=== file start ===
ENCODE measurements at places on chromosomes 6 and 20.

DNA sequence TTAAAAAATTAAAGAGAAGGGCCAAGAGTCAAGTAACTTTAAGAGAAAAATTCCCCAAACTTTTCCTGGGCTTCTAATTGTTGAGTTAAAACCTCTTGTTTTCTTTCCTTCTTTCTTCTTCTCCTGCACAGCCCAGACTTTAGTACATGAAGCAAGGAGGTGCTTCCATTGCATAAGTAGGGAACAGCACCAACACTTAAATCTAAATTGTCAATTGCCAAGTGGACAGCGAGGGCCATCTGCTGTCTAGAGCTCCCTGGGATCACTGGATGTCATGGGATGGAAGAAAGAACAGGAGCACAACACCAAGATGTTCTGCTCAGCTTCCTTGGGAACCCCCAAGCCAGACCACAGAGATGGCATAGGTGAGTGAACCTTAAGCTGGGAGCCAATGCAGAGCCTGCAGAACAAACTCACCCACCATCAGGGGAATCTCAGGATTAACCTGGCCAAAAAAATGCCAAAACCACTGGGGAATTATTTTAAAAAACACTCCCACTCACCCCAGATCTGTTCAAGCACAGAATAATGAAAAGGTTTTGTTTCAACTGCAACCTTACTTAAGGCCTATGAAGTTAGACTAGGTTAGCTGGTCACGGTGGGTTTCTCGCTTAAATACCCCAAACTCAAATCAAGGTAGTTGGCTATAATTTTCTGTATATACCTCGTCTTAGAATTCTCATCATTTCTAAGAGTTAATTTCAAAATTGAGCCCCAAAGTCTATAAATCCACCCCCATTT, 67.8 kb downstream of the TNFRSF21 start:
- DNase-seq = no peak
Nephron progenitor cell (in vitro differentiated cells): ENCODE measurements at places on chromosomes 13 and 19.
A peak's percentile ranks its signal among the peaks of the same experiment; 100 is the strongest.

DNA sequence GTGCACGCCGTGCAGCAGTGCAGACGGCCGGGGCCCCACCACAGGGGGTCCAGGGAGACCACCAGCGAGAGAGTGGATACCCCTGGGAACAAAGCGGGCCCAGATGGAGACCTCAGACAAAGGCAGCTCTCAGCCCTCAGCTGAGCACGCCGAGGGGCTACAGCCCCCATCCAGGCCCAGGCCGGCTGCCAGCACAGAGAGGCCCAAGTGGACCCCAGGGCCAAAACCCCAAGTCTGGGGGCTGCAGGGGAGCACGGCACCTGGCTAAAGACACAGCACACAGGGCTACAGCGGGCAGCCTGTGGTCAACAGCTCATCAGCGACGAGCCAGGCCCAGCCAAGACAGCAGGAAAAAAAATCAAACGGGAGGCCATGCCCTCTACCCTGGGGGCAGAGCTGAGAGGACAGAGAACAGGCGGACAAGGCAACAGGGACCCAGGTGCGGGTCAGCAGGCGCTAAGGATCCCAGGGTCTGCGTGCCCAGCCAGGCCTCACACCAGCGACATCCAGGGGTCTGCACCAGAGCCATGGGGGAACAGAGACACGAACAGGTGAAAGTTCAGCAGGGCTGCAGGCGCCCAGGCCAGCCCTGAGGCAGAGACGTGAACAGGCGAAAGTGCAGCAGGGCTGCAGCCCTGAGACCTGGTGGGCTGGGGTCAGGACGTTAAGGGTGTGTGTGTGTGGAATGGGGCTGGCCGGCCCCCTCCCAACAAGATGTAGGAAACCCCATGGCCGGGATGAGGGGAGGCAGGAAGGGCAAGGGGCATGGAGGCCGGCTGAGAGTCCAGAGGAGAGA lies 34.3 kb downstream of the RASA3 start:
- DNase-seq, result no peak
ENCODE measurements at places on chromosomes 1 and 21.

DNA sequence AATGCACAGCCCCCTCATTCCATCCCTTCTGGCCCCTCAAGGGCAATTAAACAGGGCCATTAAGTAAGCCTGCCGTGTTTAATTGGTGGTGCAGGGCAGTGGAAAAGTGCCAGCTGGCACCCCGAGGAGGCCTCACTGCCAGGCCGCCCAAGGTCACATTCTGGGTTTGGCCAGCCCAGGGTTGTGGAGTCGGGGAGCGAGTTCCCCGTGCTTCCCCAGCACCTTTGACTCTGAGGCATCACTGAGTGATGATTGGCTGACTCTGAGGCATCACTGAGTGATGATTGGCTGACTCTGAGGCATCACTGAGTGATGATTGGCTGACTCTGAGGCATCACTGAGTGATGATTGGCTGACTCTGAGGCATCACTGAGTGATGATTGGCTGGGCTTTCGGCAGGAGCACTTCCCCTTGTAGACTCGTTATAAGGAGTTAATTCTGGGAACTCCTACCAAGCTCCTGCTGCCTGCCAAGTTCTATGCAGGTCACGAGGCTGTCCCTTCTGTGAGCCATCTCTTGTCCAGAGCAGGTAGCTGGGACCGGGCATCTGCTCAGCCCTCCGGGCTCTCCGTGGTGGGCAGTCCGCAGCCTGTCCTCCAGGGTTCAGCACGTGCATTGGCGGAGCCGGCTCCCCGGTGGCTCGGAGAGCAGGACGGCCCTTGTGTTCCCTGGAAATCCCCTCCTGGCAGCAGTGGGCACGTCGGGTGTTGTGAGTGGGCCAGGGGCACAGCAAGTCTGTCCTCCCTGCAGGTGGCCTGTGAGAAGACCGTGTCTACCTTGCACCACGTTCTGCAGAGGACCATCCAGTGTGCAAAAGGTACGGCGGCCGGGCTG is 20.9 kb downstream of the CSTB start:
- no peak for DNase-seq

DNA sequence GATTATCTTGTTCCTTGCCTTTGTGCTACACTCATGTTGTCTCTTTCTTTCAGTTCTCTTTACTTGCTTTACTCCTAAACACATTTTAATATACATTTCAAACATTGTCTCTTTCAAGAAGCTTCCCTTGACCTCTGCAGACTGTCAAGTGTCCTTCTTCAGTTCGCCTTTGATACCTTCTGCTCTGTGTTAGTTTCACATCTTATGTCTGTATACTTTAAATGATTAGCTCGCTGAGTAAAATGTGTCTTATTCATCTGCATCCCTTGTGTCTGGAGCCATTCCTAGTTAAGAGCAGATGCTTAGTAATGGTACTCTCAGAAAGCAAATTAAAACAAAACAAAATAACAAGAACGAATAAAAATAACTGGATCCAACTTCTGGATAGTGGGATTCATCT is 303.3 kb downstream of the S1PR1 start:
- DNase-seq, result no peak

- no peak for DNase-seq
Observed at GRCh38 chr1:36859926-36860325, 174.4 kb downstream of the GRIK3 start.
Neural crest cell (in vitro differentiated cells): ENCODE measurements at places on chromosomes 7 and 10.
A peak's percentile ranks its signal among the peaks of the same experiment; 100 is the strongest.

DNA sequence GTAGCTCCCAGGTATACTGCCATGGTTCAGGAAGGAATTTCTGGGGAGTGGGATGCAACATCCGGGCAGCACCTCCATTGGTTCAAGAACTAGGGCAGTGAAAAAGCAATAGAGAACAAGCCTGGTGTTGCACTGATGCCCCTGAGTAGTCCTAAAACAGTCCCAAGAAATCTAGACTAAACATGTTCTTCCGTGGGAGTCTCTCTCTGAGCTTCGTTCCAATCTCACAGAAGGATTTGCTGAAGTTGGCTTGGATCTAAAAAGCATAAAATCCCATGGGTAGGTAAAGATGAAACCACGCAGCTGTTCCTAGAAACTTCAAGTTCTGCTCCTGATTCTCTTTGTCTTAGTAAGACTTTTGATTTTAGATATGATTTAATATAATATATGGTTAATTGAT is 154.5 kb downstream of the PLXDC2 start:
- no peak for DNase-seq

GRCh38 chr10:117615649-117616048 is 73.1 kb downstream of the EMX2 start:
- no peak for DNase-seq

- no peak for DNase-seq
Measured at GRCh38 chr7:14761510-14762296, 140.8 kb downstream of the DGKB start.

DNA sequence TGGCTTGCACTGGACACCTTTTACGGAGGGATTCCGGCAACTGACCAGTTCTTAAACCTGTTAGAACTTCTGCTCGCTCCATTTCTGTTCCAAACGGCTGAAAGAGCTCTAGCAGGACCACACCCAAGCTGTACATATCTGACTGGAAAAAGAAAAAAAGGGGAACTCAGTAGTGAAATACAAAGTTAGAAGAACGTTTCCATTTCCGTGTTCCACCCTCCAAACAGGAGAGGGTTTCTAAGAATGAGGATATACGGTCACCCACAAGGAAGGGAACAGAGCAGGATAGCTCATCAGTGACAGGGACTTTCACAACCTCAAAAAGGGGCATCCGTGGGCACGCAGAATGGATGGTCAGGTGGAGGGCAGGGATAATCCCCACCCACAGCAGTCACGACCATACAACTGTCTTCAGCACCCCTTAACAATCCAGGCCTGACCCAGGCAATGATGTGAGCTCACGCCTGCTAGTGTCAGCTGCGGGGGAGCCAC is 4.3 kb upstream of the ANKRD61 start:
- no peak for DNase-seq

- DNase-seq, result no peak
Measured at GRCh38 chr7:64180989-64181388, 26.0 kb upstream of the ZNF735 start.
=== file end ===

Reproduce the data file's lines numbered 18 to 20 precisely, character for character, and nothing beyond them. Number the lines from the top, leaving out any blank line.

- no peak for DNase-seq

GRCh38 chr10:117615649-117616048 is 73.1 kb downstream of the EMX2 start:
- no peak for DNase-seq